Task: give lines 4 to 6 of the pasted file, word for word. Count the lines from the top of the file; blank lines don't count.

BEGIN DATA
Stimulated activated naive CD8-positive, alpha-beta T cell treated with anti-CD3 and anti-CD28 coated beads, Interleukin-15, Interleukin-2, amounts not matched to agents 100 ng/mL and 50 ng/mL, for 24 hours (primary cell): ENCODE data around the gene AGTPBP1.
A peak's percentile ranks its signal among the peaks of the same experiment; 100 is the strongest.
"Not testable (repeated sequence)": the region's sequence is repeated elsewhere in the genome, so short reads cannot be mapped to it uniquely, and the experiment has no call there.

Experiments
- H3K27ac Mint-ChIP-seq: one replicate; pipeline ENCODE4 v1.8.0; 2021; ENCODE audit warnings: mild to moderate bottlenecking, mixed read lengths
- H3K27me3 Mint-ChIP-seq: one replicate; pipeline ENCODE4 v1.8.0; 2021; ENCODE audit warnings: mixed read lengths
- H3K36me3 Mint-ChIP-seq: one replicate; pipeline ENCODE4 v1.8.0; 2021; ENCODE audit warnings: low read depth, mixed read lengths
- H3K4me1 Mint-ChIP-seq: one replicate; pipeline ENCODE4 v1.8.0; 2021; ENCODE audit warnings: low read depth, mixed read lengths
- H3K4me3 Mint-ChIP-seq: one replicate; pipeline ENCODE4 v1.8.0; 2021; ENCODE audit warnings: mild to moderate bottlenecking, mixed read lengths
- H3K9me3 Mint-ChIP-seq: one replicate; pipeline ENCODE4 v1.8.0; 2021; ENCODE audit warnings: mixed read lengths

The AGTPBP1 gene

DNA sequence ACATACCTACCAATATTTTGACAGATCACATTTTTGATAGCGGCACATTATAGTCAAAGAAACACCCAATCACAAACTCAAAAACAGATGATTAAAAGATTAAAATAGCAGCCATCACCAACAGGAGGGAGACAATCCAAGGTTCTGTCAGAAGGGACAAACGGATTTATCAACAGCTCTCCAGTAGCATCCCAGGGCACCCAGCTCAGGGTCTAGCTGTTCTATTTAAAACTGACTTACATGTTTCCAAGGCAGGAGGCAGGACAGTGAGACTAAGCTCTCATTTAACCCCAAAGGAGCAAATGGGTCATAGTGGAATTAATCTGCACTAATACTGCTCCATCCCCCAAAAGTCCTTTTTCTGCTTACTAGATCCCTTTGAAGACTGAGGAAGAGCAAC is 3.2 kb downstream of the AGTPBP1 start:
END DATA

Experiments
- H3K27ac Mint-ChIP-seq: one replicate; pipeline ENCODE4 v1.8.0; 2021; ENCODE audit warnings: mild to moderate bottlenecking, mixed read lengths
- H3K27me3 Mint-ChIP-seq: one replicate; pipeline ENCODE4 v1.8.0; 2021; ENCODE audit warnings: mixed read lengths